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Wednesday, July 4, 2001

To shoot up, perchance to dream



Requiem for a Dream

Rating: * * * * 1/2 Director: Darren Aronofsky Running time: 102 minutes Language: English Opens July 7 at Cine Saison in Shibuya

An AP report the other day told of a Beijing teenager who jumped four stories to his death while attempting to sneak out to a local Internet cafe. His parents had locked him in his room after he'd spent three straight days and nights online. His father said that the once-model student became "a changed person" after discovering the Net. And they say drugs are bad.

Jennifer Connelly and Jared Leto in "Requiem for a Dream"

Addiction comes in many forms, and director Darren Aronofsky ("Pi"), with his film "Requiem for a Dream," shows that the legal ones can be as devastating as the illegal. Based on the novel by bummer author supreme, Hubert Selby Jr. ("Last Exit to Brooklyn"), "Requiem" may be a "junkie flick," but it's certainly not the next "Trainspotting." In lieu of black humor and choosing life, we're immersed in an illusory visual trip and a slow spiral into madness and death. But Aronofsky's power is such that he knocks you on your ass and keeps you there, jaw agape, fixated on his star-crossed characters till death do you part.

Did somebody say "fix"? That's where the story begins and ends, in search of a fix, the junkie's vampiric need for self-medication. The "why" here is barely addressed; the "is" reigns supreme. Harry Goldfarb (Jared Leto, "Fight Club") is a junkie, and we first see him "borrowing" his mother Sara's TV to pawn for some quick cash for a score. Sara (Ellen Burstyn), a lonely widow in a retirement home, is about as addicted to the tube as her son is to dope. "This isn't happening," she says, locking herself in a closet, her words eerily mirroring the "escape" from reality that supposedly turns people to drugs.

"Requiem" is divided into three acts that progress with a tectonic certainty: "Summer" sees Harry, with his friend Tyrone (Marlon Wayans) and lover Marion (Jennifer Connelly), enjoying a drug-fueled ride of dreams, laughs, and easy money through dealing. Everything's gonna be OK, so they think. Aronofsky captures their hazy routines with a recurring, blink-quick montage of images: a needle drawing liquid, a dilating pupil, junk pumping through a vein. Wasted.

Parallel to their story is Sara's; while Harry and pals indulge in every variety of dope, Sara is no less dependent on her TV game shows, her sweets, her appearance. When she gets a chance to be a contestant on a game show, she embarks on a diet in order to slip into a garment she might have worn well two decades earlier. Since her self-control stops at the edge of a box of chocolates, she goes to a doctor who prescribes "diet pills" -- medical speed.

"Fall" slams down hard. Sara is addicted to her pills and hallucinating food everywhere, doughnuts on the ceiling, her refrigerator breathing like a monster. A gang war shuts down the street supply of dope, and Harry and Marion resort to ever more desperate measures to support their habits; their relationship turns sour when Marion trades sexual favors for some dope. Believe it or not, things get even worse in "Winter."

Selby's novel, while unsparingly brutal in throwing its characters' pipe dreams into the abyss, is also a sad and poignant commentary on the gaping psychic hole that beckons addiction. Aronofsky captures the pathos with a cool minimum of sentiment. When Harry -- who knows better -- warns his mom that she'll get strung out on pills, he asks her, "What's the big deal about being on television?" She replies: "What have I got? . . . It makes tomorrow all right."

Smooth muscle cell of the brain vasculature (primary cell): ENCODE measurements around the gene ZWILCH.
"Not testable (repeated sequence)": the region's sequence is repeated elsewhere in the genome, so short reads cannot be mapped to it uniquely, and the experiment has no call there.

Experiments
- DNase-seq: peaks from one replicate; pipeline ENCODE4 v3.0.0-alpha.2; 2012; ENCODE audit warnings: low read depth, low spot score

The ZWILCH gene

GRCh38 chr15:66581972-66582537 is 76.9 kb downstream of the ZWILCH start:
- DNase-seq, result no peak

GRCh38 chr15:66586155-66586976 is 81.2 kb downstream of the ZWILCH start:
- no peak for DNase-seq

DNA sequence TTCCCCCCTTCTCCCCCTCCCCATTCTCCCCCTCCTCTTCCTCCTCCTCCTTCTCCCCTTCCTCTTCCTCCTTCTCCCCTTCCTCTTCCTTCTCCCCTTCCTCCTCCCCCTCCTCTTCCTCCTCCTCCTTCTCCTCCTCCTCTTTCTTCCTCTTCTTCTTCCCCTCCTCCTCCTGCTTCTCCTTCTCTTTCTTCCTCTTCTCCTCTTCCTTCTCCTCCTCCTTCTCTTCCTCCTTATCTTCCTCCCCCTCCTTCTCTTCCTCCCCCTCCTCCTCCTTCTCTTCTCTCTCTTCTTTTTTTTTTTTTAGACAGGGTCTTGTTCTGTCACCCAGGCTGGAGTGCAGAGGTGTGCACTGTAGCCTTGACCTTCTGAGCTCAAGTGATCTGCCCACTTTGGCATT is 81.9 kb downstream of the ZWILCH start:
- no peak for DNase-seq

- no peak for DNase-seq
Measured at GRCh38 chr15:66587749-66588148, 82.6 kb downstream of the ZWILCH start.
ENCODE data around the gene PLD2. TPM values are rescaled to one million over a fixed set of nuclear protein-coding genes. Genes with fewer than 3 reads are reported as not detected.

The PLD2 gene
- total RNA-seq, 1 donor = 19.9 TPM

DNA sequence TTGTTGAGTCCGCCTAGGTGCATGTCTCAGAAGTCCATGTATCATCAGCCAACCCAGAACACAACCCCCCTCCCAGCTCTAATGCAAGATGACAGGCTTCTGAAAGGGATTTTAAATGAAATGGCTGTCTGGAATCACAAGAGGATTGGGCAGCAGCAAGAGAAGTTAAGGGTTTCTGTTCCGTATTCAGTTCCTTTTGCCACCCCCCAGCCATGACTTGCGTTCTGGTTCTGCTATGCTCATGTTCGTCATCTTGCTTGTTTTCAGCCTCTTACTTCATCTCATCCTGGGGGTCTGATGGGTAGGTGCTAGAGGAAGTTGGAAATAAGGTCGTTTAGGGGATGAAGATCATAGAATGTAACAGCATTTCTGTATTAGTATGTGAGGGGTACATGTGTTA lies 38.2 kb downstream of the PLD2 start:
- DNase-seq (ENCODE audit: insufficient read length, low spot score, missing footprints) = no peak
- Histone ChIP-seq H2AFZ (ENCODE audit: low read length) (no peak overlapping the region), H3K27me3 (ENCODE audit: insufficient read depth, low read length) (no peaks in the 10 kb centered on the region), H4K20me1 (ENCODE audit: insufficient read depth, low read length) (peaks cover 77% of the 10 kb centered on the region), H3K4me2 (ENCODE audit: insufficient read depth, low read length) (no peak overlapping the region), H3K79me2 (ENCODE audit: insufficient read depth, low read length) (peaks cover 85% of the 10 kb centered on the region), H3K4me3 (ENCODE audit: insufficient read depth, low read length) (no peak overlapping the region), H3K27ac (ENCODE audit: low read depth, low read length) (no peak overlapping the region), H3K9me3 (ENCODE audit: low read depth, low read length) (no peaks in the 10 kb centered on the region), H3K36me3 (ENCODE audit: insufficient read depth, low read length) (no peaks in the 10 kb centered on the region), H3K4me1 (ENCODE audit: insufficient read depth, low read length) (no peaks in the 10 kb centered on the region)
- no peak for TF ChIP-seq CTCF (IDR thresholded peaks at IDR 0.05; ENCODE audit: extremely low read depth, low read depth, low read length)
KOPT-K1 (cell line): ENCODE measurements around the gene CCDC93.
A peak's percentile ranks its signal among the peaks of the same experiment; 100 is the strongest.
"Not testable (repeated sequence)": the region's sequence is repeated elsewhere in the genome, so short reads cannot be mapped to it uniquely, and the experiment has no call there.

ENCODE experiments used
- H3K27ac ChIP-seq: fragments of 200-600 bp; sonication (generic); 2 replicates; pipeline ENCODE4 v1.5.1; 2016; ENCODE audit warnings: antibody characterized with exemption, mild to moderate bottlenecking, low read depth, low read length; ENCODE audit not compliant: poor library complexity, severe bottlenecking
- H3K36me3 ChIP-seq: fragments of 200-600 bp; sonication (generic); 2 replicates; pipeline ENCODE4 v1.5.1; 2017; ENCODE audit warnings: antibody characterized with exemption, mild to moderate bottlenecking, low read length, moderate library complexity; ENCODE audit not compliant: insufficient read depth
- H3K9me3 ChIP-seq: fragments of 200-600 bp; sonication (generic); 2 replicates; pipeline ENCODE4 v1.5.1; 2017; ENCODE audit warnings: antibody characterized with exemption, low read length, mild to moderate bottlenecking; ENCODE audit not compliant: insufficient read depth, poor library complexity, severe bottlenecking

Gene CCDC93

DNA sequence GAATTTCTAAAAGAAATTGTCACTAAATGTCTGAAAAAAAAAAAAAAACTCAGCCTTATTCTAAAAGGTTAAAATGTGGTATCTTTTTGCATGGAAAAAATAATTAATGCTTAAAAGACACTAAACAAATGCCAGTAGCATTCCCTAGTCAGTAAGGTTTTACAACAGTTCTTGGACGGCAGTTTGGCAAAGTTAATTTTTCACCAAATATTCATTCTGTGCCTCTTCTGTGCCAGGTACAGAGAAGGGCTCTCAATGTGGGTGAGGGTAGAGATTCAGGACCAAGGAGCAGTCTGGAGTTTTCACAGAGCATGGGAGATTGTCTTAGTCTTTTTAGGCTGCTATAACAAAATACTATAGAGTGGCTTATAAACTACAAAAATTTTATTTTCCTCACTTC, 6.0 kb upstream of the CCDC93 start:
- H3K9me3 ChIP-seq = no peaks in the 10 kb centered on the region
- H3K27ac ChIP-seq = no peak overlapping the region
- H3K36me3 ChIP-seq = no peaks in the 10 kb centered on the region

It doesn't, and that makes "Requiem" an honest film on addiction, but it's also a bit of a paradox: a drug film that's antidrug. Its hallucinatory visual style will no doubt make it a cult classic among stoned viewers, but its bleaker-than-bleak ending is a harsh comedown indeed.

Nevertheless, it's the inventive visual style of "Requiem" that makes it a must-see. It would be a disservice to take the easy route and call it "post-MTV"; rather, this is a hip-hop/dub approach to film montage. Cutups, visual "scratches" and "samples," remixes of prior shots, repetition, sudden shifts in perspective between the micro and the macro; Aronofsky just does it, shot after freaking shot. If Jennifer Connelly has a line of coke going up her nose, then he'll make damn sure the viewer gets a similar rush.

Yes, he's showing off his chops, but always in service to the story, to add another, visceral, layer of meaning. Wildly impressionistic techniques abound: Sara sits in the sun to tan with the other image-conscious retirees -- listen closely and hear the sound of bacon sizzling on the soundtrack. Drug deals on a street corner are cut to the rhythm of a cash register ka-ching. Marion appears with three pills in her hand and asks, "Anyone want to waste some time?" Zip -- a day in one room shoots by in a high-speed blur of mixed records and done deals. Marion and Harry lie on an untidy floor, head-to-head -- the camera spirals upwards, like the near-death out-of-body experience of a particularly pure shot of heroin.

Watching "Requiem," one realizes how timid, how stupefyingly lame and predictable 99 percent of filmmakers are in comparison. "Requiem" opens a door to a whole new realm of cinematic storytelling, of perception itself. It may be that drugs are the only narrative excuse left for imaginative visual experiments, but for those who've had it up to here with both Hollywood formula and Dogma '95's deliberate amateurism, here's your fix.



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